Problems with my newly purchased Ariens snowblower - Snowblower Forum : Snow Blower Forums
 
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post #1 of 10 Old 11-10-2018, 07:08 PM Thread Starter
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Problems with my newly purchased Ariens snowblower

Sooo I found myself in the situation of having sold my Stiga Snowblower since I figured I didn't need it and then my ATV broke down and I found myself missing it. I went and bought myself a used Ariens. From the model/serial numbers 924029/018230 I take it is a Deluxe Sno-thro model from the year 1978 and it is 8HP. I bought it because the price was good and I thought some tender love will get it working reliably. As of now it is a little difficult to start and runs poorly with some fiddling with the choke and gas. Apparently it had been standing for 9 years since the owner died so it runs on gas that is a decade old... The owner is said to have been meticulous about his machines and it looks extremely well-maintained without wear on worm gears and so on.

I just got it so it is still on the trailer under a tarp. My plan is to change the oil in the engine and whateveritiscalledinenglish in the front, remove the fuel tank, drain and clean it, new gas goes in. New spark plug. Clean the carburettor as is with just carburettor cleaner, not tear it apart if not needed. Lubricate all lube points and just go to work.

Is there something else I should think of when putting a newly-woken machine to work? Special tweaks? And also, if it still runs poorly after the aforementioned quick service, what are the next steps to take? I also have an Ariens Tiller from 1962 that just started (Deleted by Admin) with me one day and it didn't come around until I replaced the ignition module with a modern electronic one and a couple years later it started acting up and I had to replace a membrane in the carb. What are the typical problems for these '70s Ariensses?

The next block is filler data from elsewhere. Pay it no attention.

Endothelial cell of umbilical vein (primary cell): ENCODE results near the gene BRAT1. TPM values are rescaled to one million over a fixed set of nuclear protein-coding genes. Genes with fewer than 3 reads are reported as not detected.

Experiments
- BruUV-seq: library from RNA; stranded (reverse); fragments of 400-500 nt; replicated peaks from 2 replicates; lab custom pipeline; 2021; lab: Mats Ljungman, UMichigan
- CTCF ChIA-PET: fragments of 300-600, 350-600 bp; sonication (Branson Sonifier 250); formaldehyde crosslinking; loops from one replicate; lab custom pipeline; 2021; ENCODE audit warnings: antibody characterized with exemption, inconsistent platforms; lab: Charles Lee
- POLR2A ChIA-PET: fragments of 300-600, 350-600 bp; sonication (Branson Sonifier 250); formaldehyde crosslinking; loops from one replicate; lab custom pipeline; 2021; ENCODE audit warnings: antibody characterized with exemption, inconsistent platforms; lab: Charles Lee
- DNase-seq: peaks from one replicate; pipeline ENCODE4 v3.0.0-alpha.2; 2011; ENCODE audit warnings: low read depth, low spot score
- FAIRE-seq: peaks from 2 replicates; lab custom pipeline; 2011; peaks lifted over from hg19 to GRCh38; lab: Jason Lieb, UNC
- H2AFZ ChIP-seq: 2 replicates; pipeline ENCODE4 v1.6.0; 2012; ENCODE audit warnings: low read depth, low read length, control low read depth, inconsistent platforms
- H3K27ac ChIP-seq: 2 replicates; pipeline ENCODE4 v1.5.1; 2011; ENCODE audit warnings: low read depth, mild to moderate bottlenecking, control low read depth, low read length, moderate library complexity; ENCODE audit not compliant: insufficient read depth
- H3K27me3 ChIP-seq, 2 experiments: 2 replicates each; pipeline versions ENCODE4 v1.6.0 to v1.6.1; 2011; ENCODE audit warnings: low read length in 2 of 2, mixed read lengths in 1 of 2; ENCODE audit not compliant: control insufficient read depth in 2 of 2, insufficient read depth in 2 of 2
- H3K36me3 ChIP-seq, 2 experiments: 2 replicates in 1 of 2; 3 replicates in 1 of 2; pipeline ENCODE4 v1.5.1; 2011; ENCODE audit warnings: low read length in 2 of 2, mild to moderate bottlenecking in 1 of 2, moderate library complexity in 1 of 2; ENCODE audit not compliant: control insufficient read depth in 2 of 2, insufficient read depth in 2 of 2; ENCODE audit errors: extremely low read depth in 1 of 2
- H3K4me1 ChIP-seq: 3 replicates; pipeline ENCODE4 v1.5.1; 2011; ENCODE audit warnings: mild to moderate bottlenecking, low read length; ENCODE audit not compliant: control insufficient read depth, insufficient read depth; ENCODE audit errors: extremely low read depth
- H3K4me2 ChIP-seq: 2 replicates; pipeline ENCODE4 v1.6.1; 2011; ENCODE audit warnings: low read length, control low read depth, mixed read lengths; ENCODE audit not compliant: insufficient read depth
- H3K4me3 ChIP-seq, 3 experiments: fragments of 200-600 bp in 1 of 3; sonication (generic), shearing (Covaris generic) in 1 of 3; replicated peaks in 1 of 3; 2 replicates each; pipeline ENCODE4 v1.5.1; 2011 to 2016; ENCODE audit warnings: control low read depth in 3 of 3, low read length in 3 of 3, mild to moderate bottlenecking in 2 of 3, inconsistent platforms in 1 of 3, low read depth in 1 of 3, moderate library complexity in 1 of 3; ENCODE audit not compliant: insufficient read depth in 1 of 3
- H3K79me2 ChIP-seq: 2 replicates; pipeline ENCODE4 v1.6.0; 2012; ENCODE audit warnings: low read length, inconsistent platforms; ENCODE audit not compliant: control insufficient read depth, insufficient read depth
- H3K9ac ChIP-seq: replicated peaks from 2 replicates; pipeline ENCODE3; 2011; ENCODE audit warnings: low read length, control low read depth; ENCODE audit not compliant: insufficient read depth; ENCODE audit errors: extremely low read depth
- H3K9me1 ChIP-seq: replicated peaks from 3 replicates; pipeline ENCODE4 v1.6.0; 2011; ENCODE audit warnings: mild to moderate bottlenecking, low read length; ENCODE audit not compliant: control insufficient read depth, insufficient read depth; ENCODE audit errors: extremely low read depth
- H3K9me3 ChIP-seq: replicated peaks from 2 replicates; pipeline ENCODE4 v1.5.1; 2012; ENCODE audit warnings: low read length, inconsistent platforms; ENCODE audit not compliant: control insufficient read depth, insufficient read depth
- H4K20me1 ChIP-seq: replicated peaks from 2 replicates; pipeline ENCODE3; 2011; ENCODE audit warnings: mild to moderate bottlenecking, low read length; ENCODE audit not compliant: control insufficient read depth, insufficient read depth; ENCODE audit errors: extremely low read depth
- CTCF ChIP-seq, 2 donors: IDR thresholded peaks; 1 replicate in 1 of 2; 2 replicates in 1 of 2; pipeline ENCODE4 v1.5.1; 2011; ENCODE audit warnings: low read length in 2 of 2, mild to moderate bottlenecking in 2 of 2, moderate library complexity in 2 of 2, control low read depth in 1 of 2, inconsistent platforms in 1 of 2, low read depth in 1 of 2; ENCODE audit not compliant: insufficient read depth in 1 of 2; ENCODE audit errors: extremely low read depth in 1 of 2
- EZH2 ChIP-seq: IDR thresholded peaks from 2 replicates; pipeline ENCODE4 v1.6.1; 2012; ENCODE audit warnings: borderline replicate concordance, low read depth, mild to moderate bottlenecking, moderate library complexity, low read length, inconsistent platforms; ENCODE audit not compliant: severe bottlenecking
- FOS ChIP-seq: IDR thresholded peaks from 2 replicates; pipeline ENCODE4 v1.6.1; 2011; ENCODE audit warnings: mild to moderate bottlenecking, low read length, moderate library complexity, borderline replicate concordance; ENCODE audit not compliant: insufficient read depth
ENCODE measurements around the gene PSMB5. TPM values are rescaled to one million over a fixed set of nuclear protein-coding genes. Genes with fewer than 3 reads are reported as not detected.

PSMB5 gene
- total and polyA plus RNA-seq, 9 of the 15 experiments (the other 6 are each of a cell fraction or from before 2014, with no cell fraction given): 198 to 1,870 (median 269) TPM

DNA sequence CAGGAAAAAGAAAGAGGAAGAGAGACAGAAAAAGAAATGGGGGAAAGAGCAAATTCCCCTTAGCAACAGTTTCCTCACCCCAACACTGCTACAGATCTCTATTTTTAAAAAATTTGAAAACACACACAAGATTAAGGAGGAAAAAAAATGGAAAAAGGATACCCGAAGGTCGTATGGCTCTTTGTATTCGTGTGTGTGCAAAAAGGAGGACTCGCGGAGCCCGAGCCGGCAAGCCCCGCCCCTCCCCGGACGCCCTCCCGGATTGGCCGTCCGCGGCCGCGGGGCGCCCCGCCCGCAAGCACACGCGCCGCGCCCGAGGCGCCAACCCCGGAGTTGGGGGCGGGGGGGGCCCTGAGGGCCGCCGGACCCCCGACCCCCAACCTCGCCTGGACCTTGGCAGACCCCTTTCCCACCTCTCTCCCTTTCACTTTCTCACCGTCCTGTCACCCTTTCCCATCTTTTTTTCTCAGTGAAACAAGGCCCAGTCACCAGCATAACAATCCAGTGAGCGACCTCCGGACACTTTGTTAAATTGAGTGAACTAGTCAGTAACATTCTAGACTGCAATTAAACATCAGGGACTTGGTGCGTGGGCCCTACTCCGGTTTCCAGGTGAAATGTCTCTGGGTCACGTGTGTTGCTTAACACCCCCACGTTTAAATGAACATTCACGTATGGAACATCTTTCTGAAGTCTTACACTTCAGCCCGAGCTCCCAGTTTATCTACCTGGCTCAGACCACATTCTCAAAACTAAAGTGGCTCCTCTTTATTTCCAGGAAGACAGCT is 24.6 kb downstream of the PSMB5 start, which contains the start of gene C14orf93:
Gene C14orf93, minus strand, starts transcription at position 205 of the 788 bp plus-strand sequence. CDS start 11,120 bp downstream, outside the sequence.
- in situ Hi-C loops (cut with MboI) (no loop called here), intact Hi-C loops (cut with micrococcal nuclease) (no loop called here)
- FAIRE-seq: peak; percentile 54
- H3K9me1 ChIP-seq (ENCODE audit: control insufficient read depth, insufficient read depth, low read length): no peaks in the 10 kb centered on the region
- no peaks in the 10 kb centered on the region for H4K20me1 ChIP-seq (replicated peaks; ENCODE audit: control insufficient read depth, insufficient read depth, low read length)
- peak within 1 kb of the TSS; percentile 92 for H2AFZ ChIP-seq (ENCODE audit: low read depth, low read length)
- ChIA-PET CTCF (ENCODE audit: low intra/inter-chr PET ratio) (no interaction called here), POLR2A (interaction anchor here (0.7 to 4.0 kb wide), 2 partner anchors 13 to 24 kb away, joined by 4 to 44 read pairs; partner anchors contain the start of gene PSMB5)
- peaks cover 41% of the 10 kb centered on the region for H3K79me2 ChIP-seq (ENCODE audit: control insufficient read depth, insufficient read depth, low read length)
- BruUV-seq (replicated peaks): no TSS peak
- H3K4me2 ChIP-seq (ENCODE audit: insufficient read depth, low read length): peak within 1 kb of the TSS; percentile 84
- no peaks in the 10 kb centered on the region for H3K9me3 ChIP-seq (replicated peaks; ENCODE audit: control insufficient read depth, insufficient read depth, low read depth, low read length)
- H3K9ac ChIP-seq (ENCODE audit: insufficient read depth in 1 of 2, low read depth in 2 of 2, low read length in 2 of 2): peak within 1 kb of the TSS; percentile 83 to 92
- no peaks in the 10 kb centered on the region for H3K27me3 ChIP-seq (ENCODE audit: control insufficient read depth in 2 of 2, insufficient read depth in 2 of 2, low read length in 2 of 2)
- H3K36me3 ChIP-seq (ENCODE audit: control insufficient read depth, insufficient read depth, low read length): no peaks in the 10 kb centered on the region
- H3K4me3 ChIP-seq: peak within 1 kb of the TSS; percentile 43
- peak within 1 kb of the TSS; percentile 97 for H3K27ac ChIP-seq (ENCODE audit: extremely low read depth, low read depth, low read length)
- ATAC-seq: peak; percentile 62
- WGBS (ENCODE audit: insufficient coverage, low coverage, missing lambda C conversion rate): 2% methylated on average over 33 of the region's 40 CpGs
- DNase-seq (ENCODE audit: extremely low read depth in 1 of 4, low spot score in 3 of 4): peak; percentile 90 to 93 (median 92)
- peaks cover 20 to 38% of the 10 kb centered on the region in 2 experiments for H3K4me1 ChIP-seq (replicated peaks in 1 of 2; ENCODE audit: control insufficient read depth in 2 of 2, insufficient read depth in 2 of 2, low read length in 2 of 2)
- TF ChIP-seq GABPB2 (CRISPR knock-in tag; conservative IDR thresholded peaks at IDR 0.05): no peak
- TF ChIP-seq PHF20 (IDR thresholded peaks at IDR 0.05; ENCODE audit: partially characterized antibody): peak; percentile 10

Thankful for any advice or input, so far I am happy with a sturdy old machine that I think will serve me just fine once I give it what it needs.

Last edited by HCBPH; 02-06-2019 at 06:56 AM. Reason: Profanity Deleted by admin
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post #2 of 10 Old 11-10-2018, 07:17 PM
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Welcome my friend, easy on the F-bombs, I'll think I'm still at work...

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post #3 of 10 Old 11-10-2018, 07:52 PM Thread Starter
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Thank you!


Will watch that foul mouth from now on.
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post #4 of 10 Old 11-10-2018, 07:59 PM
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Get some ethanol free gas and run some Sea Foam in tank. Run it for about 15 minutes! Yea, change the oil too.

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Ariens - 924086 - ST1028
Craftsman - 88934 - 10HP 28"
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post #5 of 10 Old 11-11-2018, 05:02 PM